Image stabilisation is certainly a useful feature, but on a 3x zoom camera it’s not vital, and the S12 makes up for its lack in other ways. As I’ve mentioned, the design of the body is virtually unchanged from earlier models in the series. Although the S12 is a very small and slim camera it is surprisingly easy to handle and the combination of the subtly textured surface and the raised detail on the front make it easy to grip securely. The simple control layout leaves plenty of room on the back for your thumb, with a small row of raised dots providing a little extra purchase. The controls themselves are small but well spaced and easy to operate, with a nice firm positive action. The zoom control is quick and responsive, but the six steps between minimum and maximum zoom make it difficult to frame shots accurately.
The S12 is a relatively straightforward point-and-shoot compact, but it still has quite a bit of versatility to offer. Like most of Pentax’s compact camera range it has two main shooting modes, an Auto Picture mode in which the camera automatically selects the best scene program for the particular circumstances and many of the menu options are disabled, and a Program mode, in which scene programs can be manually selected, along with a small but useful selection of other options, including wide area, centre spot or subject-tracking autofocus, multi-segment, centre-weighted or spot exposure metering, and adjustable contrast, saturation and sharpness. There are several drive options as well, including multi-exposure and the facility to use an optional remote control.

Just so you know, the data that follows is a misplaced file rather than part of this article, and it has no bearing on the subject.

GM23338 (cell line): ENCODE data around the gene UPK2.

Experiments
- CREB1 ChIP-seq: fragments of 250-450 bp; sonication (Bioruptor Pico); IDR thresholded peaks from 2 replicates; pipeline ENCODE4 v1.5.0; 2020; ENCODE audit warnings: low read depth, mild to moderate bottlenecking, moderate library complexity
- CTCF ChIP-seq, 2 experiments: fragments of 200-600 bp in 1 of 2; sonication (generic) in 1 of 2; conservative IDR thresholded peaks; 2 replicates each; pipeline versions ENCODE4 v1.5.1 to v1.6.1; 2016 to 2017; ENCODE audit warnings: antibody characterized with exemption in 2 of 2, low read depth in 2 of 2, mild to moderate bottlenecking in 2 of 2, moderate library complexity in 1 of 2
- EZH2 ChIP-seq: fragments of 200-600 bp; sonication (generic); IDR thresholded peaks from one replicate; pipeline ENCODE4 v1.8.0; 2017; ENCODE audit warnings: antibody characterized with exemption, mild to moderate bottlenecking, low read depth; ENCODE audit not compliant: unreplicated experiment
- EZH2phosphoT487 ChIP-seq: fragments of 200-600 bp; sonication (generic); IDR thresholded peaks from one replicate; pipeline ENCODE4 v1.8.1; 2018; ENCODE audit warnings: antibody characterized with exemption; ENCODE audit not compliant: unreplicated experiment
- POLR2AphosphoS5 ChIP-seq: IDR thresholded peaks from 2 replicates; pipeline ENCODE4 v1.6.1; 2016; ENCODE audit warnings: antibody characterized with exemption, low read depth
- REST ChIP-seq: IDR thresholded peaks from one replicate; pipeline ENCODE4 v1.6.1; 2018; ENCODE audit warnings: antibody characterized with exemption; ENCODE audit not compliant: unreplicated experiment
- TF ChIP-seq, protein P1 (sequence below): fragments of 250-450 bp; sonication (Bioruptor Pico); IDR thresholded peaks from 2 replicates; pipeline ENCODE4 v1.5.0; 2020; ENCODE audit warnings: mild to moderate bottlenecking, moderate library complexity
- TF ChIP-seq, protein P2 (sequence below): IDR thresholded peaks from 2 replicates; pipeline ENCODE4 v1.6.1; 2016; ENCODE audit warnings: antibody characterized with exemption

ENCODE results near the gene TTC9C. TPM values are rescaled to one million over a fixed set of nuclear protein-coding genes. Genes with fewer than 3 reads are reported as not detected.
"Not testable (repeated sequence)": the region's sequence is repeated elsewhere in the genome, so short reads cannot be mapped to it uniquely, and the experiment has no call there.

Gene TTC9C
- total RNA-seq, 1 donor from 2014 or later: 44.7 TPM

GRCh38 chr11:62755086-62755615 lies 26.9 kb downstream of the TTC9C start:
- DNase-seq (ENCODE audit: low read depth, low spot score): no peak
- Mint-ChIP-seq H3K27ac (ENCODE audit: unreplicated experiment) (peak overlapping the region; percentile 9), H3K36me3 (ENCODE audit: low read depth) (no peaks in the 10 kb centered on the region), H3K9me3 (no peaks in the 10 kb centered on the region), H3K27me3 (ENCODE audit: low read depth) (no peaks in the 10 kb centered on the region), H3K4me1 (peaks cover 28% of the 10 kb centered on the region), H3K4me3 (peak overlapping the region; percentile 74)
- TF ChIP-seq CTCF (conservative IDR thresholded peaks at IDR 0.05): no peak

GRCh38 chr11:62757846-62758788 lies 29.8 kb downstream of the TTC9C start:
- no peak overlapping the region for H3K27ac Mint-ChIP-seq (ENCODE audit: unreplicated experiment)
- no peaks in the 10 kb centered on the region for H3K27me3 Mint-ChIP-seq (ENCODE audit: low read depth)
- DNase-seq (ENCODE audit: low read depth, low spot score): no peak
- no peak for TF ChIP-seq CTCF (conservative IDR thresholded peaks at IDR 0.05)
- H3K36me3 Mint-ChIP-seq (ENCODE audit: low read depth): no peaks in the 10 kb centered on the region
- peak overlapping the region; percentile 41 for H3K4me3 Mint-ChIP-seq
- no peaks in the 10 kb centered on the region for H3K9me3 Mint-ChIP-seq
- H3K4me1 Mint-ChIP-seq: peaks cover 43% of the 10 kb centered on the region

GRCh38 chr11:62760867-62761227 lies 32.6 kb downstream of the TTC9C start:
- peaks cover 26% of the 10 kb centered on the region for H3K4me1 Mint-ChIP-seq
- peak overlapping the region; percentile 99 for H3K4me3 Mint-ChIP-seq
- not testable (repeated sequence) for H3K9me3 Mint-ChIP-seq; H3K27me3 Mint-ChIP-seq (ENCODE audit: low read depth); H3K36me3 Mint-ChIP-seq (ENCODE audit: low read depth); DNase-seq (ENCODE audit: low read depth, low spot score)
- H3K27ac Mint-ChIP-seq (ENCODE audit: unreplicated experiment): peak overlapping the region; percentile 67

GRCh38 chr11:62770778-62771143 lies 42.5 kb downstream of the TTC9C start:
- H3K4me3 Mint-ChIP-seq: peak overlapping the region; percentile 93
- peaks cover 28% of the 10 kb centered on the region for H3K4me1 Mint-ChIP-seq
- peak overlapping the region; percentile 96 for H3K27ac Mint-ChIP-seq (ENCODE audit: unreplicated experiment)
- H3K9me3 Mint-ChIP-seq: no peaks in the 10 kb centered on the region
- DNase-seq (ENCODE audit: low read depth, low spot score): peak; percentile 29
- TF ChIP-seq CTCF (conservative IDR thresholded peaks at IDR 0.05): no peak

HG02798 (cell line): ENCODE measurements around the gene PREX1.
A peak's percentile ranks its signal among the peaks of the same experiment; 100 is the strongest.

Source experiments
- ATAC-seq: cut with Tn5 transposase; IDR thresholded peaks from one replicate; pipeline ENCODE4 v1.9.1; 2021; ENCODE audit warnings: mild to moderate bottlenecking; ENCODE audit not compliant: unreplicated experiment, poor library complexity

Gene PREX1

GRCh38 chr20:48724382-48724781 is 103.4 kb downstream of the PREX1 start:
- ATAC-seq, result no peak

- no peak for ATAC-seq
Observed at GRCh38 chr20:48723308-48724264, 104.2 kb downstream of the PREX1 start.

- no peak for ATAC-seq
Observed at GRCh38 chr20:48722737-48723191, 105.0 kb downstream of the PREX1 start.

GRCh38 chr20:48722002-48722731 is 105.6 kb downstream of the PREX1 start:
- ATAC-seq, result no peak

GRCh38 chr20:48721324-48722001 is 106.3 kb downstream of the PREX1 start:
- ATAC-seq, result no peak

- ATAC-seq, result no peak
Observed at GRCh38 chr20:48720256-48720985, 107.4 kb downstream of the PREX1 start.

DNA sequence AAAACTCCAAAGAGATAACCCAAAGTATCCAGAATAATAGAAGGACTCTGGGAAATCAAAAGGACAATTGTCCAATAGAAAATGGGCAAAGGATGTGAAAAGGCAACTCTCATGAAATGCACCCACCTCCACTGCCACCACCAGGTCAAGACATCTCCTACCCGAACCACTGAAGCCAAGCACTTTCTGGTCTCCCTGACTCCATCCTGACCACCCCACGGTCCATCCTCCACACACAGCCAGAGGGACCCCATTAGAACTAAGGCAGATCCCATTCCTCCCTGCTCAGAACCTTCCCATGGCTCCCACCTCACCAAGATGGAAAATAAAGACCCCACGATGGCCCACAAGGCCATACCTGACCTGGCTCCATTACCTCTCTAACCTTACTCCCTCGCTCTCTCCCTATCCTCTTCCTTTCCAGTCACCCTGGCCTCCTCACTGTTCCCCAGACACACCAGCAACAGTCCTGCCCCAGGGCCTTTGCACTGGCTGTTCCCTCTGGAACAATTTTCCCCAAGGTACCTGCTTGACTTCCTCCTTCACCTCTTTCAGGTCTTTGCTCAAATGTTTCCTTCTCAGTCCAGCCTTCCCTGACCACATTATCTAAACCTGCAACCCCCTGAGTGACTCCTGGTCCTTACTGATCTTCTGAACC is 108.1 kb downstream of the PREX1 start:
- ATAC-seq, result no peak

The only new feature on the S12 is a dynamic range adjustment option, a feature which is appearing on a lot of recent high-resolution compacts, in an effort to counteract the inherent DR limitations of small, crowded sensors. IN this case it has four settings; off, weak, strong and automatic. Like most such systems it works by darkening highlights and brightening shadows, and as in many other cases this can result in increased image noise in darker areas of the image. However left in automatic mode it copes reasonably well, and picture quality doesn’t suffer noticeably in most cases.
The main menu is nice and simple, with just six screens divided into two sections, one for recording options and the other for basic setup. One feature I particularly like is the customisable green function button. A useful array of options can be assigned to the function menu, speeding up camera operation for frequently-used options.
As well as the main menu there is the Mode menu. In shooting mode this accesses the scene programs, as well as the video and sound recording modes. There are 11 main scene programs, but several of these has sub-options, for instance the text mode has monochrome or colour modes, as well as negative modes and adjustable contrast. One amusing option is the pets mode, which has options for light, medium or dark coloured pets, as well as separate setting for cats and dogs. These are of course exactly the same, just with different icons. Of course the much-loved frame composite mode is still an option, and the three superimposed frames are just as hilariously awful as ever.
There are several options in playback mode too, including colour filters, a selection of digital effects, red-eye correction and adjustable brightness, as well as the usual options of cropping, rotation and resizing.